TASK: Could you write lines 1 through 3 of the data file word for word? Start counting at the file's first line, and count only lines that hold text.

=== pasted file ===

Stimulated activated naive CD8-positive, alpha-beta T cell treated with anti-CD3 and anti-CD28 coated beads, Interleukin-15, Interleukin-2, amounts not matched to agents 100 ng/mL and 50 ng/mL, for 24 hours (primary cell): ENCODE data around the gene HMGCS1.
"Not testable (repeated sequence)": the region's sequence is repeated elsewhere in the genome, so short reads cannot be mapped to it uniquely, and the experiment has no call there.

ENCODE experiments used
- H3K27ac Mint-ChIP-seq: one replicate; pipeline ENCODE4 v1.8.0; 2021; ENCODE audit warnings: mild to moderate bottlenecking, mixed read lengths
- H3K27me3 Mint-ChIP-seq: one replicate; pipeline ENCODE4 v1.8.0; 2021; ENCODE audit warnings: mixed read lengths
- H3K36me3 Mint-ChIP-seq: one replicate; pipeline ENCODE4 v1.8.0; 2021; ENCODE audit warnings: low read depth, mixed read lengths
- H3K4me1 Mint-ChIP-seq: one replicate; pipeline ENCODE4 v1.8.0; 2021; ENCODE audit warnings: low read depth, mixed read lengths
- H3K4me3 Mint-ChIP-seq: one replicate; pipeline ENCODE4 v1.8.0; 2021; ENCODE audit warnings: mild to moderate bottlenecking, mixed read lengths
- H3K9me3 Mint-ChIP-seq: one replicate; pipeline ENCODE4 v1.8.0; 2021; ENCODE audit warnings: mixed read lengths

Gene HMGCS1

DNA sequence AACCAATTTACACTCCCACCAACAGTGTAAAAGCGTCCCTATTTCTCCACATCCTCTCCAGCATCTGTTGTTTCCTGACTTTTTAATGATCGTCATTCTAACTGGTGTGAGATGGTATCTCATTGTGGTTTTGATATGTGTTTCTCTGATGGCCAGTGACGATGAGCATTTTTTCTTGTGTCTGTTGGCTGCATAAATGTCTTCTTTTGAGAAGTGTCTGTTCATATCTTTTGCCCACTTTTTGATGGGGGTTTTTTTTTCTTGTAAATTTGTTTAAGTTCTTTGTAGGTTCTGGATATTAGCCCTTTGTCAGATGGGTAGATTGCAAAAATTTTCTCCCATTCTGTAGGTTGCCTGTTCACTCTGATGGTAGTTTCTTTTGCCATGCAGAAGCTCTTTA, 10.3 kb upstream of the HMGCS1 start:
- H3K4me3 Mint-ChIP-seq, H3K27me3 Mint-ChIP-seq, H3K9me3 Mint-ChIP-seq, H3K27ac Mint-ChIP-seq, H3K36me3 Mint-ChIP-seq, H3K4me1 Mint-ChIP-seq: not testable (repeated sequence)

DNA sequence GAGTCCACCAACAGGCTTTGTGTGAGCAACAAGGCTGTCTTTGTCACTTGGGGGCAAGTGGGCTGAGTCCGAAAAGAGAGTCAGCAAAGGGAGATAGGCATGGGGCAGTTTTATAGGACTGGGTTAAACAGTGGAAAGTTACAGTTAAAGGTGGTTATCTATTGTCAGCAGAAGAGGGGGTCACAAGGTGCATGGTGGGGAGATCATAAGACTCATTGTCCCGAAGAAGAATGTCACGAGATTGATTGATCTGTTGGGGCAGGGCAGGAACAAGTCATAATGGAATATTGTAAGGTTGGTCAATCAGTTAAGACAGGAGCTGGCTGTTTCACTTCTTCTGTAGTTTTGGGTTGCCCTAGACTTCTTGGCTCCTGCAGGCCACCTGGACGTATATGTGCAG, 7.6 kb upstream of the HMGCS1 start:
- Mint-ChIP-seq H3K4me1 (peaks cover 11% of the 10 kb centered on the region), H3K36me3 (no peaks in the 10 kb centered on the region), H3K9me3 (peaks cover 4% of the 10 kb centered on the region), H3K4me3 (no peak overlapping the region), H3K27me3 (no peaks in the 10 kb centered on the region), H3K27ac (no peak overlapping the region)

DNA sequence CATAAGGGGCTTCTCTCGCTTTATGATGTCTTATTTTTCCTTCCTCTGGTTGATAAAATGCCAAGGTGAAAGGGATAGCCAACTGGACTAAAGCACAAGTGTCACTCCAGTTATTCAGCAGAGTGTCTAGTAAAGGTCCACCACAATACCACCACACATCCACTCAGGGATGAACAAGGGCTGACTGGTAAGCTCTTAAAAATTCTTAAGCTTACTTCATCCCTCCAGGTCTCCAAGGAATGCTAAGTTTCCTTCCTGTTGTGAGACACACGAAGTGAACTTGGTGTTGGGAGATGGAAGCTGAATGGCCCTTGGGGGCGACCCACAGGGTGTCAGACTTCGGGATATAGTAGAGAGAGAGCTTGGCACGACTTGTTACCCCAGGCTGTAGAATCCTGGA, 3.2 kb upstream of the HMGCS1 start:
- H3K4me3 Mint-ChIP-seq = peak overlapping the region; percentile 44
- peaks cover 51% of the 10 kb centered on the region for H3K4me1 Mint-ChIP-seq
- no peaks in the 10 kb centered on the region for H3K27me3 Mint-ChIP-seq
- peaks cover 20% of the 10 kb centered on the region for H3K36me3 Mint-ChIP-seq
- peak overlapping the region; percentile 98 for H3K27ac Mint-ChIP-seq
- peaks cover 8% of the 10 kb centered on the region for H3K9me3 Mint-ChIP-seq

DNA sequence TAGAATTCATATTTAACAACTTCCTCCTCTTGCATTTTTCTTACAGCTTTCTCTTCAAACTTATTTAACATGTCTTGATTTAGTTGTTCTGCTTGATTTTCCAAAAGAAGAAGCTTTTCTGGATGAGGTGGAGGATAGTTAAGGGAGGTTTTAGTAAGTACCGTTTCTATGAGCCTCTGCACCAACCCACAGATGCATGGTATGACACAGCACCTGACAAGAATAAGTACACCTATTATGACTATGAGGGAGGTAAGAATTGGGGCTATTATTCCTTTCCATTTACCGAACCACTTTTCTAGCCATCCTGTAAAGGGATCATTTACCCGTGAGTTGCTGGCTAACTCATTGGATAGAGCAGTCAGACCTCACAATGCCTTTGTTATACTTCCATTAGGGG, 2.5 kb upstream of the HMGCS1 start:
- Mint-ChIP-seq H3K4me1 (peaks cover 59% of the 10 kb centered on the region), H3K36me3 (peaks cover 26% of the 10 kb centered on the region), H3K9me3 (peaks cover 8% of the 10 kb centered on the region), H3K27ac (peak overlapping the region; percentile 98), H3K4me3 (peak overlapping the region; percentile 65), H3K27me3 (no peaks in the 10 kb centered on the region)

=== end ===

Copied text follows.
Stimulated activated naive CD8-positive, alpha-beta T cell treated with anti-CD3 and anti-CD28 coated beads, Interleukin-15, Interleukin-2, amounts not matched to agents 100 ng/mL and 50 ng/mL, for 24 hours (primary cell): ENCODE data around the gene HMGCS1.
"Not testable (repeated sequence)": the region's sequence is repeated elsewhere in the genome, so short reads cannot be mapped to it uniquely, and the experiment has no call there.

ENCODE experiments used